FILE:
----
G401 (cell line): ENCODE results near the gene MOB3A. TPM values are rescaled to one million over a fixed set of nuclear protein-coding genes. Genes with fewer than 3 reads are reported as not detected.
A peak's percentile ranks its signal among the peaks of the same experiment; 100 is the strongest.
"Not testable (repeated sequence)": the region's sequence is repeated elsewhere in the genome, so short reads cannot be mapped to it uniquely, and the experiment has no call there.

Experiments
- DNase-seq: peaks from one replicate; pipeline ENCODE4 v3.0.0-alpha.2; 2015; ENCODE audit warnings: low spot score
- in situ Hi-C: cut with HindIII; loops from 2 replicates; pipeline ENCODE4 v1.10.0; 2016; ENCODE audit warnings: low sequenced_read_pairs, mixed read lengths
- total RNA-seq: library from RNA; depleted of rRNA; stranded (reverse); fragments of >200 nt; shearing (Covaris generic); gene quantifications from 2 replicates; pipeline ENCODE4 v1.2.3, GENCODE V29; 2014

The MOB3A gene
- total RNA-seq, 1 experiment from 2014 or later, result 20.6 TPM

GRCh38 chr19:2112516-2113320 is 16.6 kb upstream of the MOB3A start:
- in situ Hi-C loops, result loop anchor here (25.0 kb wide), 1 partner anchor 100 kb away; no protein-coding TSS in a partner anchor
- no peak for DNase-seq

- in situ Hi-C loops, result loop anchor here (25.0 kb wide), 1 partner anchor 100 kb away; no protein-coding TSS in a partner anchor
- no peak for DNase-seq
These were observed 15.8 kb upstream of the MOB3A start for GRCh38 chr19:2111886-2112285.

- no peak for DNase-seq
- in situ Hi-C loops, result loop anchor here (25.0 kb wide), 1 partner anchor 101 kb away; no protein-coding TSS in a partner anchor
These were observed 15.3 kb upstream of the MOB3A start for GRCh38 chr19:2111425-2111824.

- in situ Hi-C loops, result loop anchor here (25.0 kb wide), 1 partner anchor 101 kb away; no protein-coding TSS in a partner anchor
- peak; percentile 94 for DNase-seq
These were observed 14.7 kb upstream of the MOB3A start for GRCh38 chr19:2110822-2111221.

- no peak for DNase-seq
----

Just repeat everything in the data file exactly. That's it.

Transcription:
G401 (cell line): ENCODE results near the gene MOB3A. TPM values are rescaled to one million over a fixed set of nuclear protein-coding genes. Genes with fewer than 3 reads are reported as not detected.
A peak's percentile ranks its signal among the peaks of the same experiment; 100 is the strongest.
"Not testable (repeated sequence)": the region's sequence is repeated elsewhere in the genome, so short reads cannot be mapped to it uniquely, and the experiment has no call there.

Experiments
- DNase-seq: peaks from one replicate; pipeline ENCODE4 v3.0.0-alpha.2; 2015; ENCODE audit warnings: low spot score
- in situ Hi-C: cut with HindIII; loops from 2 replicates; pipeline ENCODE4 v1.10.0; 2016; ENCODE audit warnings: low sequenced_read_pairs, mixed read lengths
- total RNA-seq: library from RNA; depleted of rRNA; stranded (reverse); fragments of >200 nt; shearing (Covaris generic); gene quantifications from 2 replicates; pipeline ENCODE4 v1.2.3, GENCODE V29; 2014

The MOB3A gene
- total RNA-seq, 1 experiment from 2014 or later, result 20.6 TPM

GRCh38 chr19:2112516-2113320 is 16.6 kb upstream of the MOB3A start:
- in situ Hi-C loops, result loop anchor here (25.0 kb wide), 1 partner anchor 100 kb away; no protein-coding TSS in a partner anchor
- no peak for DNase-seq

- in situ Hi-C loops, result loop anchor here (25.0 kb wide), 1 partner anchor 100 kb away; no protein-coding TSS in a partner anchor
- no peak for DNase-seq
These were observed 15.8 kb upstream of the MOB3A start for GRCh38 chr19:2111886-2112285.

- no peak for DNase-seq
- in situ Hi-C loops, result loop anchor here (25.0 kb wide), 1 partner anchor 101 kb away; no protein-coding TSS in a partner anchor
These were observed 15.3 kb upstream of the MOB3A start for GRCh38 chr19:2111425-2111824.

- in situ Hi-C loops, result loop anchor here (25.0 kb wide), 1 partner anchor 101 kb away; no protein-coding TSS in a partner anchor
- peak; percentile 94 for DNase-seq
These were observed 14.7 kb upstream of the MOB3A start for GRCh38 chr19:2110822-2111221.

- no peak for DNase-seq